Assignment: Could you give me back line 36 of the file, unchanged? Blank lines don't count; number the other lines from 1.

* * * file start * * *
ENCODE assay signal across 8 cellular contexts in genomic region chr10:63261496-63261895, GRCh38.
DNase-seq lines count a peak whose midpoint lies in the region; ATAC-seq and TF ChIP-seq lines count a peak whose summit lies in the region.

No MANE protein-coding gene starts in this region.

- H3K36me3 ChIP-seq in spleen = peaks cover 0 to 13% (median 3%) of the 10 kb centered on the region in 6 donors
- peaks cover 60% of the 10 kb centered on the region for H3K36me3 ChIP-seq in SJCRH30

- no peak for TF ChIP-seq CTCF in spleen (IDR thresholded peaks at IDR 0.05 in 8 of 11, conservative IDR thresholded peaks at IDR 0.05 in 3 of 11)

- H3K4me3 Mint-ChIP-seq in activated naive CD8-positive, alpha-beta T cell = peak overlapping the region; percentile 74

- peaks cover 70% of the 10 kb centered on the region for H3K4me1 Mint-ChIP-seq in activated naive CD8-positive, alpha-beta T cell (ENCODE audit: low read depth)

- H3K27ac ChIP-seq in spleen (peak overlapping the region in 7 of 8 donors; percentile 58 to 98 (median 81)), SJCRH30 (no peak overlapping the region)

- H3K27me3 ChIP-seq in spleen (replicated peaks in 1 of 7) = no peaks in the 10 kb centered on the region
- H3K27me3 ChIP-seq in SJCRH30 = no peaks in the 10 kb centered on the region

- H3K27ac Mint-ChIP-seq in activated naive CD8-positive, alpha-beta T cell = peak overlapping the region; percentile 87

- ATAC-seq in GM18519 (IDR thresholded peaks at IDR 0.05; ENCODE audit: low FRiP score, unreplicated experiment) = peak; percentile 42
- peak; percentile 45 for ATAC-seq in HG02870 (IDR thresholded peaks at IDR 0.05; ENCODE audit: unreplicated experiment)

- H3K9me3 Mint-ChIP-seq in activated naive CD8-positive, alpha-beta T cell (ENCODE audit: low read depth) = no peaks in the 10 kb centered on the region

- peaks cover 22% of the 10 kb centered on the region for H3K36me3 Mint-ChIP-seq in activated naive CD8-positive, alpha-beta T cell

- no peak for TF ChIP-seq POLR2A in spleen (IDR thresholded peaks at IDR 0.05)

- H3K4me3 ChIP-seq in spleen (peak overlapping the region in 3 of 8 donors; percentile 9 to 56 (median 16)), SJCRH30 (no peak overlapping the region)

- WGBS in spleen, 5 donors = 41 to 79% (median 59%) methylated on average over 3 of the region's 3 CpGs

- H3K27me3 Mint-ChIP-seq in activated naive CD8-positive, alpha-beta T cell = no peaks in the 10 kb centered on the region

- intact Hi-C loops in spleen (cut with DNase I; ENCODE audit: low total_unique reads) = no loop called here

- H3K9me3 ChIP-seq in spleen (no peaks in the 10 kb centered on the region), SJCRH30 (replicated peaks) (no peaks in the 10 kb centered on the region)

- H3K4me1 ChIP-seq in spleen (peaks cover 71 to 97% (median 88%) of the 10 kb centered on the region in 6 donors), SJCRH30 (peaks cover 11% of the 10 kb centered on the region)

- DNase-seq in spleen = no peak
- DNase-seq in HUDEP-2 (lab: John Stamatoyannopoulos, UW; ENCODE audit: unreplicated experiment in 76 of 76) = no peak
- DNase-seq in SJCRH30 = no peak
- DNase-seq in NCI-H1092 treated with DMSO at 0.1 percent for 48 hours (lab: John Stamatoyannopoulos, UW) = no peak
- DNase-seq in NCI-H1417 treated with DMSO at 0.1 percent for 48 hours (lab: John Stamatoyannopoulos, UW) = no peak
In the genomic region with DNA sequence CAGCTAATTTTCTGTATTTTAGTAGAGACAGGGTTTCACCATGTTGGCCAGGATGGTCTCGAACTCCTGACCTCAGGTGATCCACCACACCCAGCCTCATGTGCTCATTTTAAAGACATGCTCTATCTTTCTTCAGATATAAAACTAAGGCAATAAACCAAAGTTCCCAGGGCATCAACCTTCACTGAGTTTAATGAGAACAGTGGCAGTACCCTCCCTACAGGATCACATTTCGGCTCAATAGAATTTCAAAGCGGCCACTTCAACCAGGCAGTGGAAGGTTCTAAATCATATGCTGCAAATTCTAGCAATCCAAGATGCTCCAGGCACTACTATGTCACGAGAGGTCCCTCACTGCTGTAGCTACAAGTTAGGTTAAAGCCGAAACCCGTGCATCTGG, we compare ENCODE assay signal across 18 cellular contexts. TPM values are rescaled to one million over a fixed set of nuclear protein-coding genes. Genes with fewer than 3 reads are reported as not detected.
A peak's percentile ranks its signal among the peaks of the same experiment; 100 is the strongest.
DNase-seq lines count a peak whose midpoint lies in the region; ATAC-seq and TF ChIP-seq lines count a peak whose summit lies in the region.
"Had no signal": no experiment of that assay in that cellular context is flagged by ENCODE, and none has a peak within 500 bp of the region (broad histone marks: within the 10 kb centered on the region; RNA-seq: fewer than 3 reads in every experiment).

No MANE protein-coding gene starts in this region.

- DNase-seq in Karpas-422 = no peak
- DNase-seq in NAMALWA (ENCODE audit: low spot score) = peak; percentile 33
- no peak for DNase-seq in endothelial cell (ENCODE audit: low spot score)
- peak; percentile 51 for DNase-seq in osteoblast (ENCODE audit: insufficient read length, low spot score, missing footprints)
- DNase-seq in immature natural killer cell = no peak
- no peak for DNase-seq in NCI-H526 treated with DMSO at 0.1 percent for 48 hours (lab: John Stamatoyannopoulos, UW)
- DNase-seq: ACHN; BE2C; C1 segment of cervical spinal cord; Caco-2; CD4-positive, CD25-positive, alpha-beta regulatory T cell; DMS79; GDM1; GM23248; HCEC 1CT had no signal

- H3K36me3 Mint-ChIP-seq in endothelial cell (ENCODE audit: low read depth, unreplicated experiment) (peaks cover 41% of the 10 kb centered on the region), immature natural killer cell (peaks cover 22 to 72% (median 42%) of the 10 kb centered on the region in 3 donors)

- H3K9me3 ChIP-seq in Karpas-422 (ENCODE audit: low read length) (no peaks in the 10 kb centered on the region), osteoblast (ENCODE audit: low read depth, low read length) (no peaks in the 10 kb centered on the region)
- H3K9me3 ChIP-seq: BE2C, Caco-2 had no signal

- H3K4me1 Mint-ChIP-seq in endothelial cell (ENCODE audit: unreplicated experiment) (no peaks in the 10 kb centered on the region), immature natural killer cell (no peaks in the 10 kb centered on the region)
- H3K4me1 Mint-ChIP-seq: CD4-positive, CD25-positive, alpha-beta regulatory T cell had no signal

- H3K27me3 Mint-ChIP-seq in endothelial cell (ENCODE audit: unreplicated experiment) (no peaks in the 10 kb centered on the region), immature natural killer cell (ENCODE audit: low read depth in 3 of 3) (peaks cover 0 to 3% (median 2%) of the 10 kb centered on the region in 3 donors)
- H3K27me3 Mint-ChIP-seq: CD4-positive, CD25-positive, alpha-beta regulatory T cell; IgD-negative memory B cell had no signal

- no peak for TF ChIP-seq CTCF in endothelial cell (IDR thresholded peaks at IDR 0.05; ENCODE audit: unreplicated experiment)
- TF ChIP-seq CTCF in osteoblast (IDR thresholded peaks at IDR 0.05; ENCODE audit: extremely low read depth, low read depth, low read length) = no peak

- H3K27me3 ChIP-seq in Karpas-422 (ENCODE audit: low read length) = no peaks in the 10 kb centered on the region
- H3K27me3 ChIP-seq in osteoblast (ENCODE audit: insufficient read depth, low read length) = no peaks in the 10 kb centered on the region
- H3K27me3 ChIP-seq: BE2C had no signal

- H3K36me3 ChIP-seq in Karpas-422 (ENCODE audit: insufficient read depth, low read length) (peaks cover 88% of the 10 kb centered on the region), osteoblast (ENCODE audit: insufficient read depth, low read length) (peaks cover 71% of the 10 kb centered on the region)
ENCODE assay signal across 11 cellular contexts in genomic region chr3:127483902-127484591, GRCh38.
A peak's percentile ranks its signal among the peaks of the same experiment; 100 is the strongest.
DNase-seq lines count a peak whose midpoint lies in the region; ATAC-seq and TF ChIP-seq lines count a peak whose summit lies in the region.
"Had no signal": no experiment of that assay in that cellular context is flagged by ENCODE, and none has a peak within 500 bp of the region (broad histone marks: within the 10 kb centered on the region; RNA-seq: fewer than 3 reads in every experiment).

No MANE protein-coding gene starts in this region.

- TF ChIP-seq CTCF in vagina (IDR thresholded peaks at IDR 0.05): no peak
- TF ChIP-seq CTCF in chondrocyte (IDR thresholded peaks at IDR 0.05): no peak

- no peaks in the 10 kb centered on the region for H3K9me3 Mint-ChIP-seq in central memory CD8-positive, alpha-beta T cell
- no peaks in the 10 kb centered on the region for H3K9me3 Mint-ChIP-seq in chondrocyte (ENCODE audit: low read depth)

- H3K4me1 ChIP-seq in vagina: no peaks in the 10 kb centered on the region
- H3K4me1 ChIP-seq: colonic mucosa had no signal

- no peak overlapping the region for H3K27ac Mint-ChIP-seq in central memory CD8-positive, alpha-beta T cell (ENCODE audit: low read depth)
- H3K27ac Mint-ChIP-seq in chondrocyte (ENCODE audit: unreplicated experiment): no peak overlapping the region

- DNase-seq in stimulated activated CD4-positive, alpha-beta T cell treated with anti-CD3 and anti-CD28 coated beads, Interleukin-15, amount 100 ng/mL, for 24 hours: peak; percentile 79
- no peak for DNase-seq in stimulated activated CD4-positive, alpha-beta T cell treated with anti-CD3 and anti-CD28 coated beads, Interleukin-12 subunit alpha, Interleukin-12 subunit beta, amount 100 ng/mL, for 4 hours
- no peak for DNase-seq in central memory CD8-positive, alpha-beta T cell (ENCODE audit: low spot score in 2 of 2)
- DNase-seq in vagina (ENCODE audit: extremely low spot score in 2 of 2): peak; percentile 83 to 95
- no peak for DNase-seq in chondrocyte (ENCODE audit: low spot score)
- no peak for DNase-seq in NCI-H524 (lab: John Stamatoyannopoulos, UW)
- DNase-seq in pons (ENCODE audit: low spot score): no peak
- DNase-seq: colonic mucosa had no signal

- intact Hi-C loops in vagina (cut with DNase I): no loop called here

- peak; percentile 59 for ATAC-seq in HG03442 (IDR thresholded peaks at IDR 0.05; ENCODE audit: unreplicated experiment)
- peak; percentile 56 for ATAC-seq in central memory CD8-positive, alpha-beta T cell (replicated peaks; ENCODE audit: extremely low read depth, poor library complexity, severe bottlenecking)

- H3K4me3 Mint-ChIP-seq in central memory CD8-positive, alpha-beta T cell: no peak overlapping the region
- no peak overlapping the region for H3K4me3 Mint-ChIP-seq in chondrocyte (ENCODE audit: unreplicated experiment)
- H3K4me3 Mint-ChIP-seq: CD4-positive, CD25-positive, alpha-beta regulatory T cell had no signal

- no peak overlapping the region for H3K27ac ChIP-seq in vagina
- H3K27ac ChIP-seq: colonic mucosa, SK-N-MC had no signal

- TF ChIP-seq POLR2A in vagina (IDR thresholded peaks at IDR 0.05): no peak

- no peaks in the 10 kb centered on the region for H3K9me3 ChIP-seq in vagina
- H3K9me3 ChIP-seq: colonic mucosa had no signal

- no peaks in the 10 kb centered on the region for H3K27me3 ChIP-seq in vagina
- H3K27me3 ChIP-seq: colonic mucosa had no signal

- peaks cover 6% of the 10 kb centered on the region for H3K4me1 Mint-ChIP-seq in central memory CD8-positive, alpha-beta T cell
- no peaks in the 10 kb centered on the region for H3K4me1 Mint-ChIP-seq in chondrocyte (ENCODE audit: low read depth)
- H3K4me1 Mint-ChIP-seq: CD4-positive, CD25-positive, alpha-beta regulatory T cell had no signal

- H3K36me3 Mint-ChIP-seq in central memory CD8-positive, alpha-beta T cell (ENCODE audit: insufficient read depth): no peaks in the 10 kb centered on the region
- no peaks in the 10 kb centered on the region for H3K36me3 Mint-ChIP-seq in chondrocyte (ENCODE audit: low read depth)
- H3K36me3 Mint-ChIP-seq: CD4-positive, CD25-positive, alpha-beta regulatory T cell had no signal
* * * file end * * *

- no peak for DNase-seq in endothelial cell (ENCODE audit: low spot score)